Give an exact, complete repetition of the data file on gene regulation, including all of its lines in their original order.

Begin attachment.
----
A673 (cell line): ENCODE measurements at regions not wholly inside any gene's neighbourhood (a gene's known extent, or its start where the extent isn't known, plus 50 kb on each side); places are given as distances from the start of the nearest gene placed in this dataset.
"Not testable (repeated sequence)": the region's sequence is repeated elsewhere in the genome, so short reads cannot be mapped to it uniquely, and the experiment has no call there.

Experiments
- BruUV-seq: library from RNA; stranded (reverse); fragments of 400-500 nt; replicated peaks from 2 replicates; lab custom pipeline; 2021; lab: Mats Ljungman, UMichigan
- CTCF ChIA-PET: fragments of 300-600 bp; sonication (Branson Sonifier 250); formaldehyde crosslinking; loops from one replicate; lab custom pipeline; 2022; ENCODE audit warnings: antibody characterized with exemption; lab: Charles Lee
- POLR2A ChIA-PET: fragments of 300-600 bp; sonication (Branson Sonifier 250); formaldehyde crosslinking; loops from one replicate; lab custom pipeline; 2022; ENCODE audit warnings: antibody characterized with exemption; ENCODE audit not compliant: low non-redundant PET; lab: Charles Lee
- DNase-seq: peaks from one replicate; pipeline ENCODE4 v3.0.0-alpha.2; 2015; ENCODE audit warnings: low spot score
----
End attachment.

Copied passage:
A673 (cell line): ENCODE measurements at regions not wholly inside any gene's neighbourhood (a gene's known extent, or its start where the extent isn't known, plus 50 kb on each side); places are given as distances from the start of the nearest gene placed in this dataset.
"Not testable (repeated sequence)": the region's sequence is repeated elsewhere in the genome, so short reads cannot be mapped to it uniquely, and the experiment has no call there.

Experiments
- BruUV-seq: library from RNA; stranded (reverse); fragments of 400-500 nt; replicated peaks from 2 replicates; lab custom pipeline; 2021; lab: Mats Ljungman, UMichigan
- CTCF ChIA-PET: fragments of 300-600 bp; sonication (Branson Sonifier 250); formaldehyde crosslinking; loops from one replicate; lab custom pipeline; 2022; ENCODE audit warnings: antibody characterized with exemption; lab: Charles Lee
- POLR2A ChIA-PET: fragments of 300-600 bp; sonication (Branson Sonifier 250); formaldehyde crosslinking; loops from one replicate; lab custom pipeline; 2022; ENCODE audit warnings: antibody characterized with exemption; ENCODE audit not compliant: low non-redundant PET; lab: Charles Lee
- DNase-seq: peaks from one replicate; pipeline ENCODE4 v3.0.0-alpha.2; 2015; ENCODE audit warnings: low spot score